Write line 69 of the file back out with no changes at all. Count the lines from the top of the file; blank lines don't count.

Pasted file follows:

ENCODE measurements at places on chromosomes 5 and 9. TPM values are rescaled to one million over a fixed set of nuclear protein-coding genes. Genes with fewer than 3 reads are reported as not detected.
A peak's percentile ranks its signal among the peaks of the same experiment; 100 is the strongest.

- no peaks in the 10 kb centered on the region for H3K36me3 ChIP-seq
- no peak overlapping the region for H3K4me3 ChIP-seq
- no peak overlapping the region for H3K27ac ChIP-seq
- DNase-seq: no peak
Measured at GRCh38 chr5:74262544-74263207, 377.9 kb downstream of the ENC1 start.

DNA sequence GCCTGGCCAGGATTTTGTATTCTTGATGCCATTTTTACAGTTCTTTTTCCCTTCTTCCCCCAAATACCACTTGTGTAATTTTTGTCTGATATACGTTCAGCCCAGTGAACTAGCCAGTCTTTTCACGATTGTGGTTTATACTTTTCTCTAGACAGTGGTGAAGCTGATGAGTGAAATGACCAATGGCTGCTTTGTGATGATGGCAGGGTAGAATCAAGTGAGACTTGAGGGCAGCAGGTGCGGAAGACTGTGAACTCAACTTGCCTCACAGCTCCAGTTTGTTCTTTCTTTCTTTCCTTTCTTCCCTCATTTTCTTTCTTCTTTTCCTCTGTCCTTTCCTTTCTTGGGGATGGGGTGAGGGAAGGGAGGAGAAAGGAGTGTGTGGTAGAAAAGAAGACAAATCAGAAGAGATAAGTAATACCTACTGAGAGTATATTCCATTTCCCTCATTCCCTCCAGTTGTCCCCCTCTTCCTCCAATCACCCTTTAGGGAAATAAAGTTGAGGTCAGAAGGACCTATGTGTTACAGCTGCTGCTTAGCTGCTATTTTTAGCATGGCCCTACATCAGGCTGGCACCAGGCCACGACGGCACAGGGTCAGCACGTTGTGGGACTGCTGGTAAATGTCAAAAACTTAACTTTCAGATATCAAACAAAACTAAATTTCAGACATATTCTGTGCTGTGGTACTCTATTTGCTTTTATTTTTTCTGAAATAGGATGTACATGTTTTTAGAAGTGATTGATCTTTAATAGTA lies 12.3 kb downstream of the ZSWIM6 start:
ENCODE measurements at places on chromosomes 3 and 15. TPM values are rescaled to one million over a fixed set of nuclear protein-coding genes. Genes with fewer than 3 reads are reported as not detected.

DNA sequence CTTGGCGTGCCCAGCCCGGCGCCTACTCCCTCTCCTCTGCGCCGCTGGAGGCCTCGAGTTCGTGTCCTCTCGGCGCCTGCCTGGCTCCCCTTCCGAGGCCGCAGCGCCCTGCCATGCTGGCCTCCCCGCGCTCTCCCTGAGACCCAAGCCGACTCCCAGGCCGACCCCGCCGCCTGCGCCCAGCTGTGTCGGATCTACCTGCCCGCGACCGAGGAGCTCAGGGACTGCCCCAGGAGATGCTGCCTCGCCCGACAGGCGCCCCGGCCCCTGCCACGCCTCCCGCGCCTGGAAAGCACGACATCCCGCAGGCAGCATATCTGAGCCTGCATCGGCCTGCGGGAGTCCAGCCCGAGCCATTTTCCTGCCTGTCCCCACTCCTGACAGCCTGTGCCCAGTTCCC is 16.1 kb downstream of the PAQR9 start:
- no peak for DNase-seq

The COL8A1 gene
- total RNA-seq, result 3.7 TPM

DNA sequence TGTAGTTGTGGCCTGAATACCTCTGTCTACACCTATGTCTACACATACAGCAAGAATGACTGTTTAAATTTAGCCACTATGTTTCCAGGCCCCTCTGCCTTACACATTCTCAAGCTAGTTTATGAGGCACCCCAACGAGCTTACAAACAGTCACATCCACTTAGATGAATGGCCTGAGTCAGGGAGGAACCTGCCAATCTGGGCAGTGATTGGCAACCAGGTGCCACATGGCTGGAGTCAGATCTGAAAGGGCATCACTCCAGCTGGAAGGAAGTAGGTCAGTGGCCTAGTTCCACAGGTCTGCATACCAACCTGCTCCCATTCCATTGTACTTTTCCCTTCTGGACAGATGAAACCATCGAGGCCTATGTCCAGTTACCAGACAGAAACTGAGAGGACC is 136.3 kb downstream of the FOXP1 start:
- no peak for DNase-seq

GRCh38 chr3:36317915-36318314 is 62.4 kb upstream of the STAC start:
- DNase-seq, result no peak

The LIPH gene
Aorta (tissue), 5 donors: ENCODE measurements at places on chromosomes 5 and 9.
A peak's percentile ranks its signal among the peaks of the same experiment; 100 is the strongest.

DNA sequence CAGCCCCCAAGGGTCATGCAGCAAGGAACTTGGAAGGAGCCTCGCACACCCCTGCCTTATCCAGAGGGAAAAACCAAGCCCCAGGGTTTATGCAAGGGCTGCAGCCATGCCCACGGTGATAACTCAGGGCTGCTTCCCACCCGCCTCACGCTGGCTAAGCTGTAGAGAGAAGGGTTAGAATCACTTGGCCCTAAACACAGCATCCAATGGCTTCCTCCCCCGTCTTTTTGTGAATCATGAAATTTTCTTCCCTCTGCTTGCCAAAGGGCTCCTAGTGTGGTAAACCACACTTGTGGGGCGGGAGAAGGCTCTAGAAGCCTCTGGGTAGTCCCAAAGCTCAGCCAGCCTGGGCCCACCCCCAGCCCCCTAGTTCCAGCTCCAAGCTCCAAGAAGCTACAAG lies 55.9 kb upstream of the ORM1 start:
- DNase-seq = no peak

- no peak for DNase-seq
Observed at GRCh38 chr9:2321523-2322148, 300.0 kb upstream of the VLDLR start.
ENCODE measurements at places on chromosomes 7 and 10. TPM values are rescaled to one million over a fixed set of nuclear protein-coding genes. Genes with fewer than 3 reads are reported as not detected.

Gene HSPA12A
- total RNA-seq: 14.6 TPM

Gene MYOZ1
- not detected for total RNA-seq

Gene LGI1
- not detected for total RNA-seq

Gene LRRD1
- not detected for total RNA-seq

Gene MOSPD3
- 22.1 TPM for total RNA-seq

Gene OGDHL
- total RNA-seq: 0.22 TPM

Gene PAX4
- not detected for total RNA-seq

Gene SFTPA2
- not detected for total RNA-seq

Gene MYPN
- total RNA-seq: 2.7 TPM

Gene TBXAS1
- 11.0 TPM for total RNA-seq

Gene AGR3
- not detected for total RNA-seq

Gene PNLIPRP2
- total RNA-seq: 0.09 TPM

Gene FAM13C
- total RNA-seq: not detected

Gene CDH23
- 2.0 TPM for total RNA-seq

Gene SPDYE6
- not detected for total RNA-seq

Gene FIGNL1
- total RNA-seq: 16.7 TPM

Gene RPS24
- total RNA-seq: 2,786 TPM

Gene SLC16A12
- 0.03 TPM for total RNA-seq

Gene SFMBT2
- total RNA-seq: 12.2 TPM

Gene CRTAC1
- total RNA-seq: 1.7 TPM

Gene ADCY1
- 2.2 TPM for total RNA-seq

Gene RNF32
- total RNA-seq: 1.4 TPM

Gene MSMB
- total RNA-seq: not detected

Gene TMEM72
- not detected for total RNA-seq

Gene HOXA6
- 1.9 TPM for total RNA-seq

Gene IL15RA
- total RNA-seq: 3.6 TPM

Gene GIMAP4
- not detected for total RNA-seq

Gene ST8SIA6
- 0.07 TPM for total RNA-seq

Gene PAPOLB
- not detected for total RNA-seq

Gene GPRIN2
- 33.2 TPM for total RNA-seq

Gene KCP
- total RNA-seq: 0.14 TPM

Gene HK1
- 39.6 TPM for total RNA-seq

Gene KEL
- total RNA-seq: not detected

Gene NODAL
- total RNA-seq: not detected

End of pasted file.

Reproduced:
- total RNA-seq: 1.4 TPM